1 July 2002 Experimental study using infrared thermography on the convective heat transfer of a TGV brake disc in the actual environment
Author Affiliations +
Optical Engineering, 41(7), (2002). doi:10.1117/1.1481896
Abstract
We present an experimental identification of the local and mean Nusselt number from a rotating TGV brake disk model in the actual environment and exposed to an air flow parallel to the disk surface. This method is based on the use of a heated thermally thick disk combined with the technique of temperature measurement by infrared thermography. The local and mean convective heat transfer coefficient from the disk surface is identified by solving the steady state heat equation by a finite difference method using the experimental temperature distribution as boundary conditions. The experimental setup is constituted of a model disk with all the representative parts of the actual TGV brake system. The disk and its actual environment are inside a wind tunnel test section, so that the rotational disk speed and the air flow velocity can be varied. Tests were carried out for rotational speeds w between 325 and 2000 rpm (rotational Reynolds number Re between 88,500 and 545,000), and for an air flow velocity U ranging between 0 and 12 m.•s-1 (air flow Reynolds number Re0 between 0 and 153,000).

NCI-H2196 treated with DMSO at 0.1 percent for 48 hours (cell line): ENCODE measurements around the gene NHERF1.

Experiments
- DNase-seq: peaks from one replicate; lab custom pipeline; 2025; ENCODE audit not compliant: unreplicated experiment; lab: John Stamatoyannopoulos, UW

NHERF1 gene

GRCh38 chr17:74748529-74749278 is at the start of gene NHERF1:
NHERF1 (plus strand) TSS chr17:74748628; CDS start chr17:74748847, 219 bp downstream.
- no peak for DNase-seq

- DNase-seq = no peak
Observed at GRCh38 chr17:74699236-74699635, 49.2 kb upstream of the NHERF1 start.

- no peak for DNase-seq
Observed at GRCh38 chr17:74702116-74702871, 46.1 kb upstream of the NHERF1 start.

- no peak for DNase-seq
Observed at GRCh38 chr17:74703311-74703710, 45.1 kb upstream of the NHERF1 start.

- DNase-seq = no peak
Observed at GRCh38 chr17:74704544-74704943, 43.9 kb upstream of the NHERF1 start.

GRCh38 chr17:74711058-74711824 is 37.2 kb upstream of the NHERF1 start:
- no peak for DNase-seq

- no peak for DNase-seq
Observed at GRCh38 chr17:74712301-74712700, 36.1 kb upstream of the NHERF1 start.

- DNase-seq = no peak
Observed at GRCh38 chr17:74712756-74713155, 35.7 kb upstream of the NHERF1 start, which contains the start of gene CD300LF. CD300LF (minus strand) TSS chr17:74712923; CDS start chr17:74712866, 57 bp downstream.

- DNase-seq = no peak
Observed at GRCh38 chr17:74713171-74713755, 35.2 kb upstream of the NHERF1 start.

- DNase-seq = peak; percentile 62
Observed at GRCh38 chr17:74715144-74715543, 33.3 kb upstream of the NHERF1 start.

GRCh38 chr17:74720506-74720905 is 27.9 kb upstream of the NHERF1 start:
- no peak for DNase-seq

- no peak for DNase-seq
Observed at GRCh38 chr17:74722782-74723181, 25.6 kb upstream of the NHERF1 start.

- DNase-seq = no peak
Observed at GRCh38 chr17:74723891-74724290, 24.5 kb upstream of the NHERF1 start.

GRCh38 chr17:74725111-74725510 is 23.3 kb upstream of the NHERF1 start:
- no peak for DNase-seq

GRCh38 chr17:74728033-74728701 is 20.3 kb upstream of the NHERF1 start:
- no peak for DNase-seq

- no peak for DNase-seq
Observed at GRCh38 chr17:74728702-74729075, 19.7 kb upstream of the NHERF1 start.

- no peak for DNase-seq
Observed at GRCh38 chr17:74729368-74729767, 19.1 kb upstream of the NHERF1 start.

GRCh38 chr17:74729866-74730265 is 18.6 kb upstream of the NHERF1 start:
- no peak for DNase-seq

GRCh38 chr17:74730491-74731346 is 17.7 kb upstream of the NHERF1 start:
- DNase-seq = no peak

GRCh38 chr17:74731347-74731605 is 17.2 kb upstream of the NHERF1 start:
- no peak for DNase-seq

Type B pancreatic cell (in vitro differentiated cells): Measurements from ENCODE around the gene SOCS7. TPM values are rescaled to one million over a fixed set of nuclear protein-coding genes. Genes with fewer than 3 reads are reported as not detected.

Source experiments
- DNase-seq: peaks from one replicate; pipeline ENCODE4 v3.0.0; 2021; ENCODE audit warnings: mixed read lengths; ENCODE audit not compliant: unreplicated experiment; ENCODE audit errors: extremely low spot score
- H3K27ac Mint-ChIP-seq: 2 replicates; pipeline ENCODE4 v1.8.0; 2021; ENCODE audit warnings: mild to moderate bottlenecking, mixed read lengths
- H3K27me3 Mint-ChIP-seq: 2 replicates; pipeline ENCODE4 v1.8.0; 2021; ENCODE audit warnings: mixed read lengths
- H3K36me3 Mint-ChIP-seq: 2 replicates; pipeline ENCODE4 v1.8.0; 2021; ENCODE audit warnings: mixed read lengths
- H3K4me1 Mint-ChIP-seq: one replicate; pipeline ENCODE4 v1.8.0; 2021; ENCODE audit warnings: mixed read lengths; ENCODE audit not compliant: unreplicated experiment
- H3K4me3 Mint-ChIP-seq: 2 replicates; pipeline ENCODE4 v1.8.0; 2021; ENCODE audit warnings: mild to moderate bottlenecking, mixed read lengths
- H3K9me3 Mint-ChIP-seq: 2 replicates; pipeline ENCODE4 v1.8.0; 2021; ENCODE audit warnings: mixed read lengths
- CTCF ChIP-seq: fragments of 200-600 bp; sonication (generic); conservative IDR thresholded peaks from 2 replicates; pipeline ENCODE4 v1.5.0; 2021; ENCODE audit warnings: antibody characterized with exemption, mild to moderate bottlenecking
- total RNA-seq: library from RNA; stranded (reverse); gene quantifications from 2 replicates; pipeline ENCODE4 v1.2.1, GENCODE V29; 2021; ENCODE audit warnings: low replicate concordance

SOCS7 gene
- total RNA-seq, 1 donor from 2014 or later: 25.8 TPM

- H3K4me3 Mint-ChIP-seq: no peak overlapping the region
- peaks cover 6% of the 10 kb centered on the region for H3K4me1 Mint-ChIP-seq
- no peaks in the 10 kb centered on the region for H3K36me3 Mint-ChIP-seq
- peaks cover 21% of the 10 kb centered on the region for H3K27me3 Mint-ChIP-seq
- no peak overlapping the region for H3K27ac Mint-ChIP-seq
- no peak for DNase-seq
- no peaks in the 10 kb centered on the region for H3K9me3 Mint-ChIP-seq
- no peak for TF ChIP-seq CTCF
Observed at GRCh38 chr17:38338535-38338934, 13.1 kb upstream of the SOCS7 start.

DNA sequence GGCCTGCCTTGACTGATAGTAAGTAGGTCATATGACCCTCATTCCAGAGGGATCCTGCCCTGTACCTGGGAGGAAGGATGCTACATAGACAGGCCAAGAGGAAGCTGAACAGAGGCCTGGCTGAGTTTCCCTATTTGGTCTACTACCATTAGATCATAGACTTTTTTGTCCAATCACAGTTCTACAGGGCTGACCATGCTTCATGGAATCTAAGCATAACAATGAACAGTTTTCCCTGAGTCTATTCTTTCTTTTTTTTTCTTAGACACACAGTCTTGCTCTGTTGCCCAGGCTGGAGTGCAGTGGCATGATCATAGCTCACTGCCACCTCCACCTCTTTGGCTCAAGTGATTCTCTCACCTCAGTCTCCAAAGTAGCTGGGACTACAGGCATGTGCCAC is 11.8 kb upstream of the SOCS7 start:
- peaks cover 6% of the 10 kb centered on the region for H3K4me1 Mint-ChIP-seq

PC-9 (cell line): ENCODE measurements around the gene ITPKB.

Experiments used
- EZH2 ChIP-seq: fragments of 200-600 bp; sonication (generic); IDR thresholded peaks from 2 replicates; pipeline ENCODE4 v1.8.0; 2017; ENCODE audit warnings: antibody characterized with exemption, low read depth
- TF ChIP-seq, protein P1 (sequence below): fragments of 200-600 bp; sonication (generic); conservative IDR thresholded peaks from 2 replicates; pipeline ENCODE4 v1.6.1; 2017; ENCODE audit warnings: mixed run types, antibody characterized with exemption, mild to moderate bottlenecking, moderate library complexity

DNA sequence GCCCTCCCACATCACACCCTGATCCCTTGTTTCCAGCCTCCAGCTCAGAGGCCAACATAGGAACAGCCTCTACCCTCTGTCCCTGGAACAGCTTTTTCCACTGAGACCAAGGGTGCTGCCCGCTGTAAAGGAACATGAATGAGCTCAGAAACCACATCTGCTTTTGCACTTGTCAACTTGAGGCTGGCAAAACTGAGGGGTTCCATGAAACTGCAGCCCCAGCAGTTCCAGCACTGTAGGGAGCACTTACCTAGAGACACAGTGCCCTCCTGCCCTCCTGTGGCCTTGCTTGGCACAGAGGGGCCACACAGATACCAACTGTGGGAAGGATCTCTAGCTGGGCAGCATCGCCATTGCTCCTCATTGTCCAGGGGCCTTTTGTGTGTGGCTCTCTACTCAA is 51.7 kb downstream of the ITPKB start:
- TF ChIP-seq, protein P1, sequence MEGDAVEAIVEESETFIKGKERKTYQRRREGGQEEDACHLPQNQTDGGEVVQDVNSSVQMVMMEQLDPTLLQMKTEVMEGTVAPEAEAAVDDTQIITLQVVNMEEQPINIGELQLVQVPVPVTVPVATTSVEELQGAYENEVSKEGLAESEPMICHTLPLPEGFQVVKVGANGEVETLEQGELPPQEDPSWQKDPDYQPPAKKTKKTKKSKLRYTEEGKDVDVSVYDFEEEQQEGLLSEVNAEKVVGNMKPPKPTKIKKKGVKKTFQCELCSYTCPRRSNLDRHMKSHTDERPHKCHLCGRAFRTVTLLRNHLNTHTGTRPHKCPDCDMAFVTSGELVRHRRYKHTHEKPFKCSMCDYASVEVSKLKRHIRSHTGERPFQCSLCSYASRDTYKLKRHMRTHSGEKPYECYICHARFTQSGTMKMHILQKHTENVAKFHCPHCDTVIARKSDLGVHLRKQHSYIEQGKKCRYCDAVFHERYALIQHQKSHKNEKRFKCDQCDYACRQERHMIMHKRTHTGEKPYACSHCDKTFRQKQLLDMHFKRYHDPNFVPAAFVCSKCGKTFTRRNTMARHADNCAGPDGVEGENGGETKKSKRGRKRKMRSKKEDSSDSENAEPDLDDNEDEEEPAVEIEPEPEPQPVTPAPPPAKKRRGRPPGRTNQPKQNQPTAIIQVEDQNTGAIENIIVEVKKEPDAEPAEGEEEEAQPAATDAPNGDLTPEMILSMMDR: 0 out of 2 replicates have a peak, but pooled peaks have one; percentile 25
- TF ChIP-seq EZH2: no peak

Monica Siroux, Souad Harmand, Bernard Desmet, "Experimental study using infrared thermography on the convective heat transfer of a TGV brake disc in the actual environment," Optical Engineering 41(7), (1 July 2002). https://doi.org/10.1117/1.1481896
JOURNAL ARTICLE
7 PAGES


SHARE
Back to Top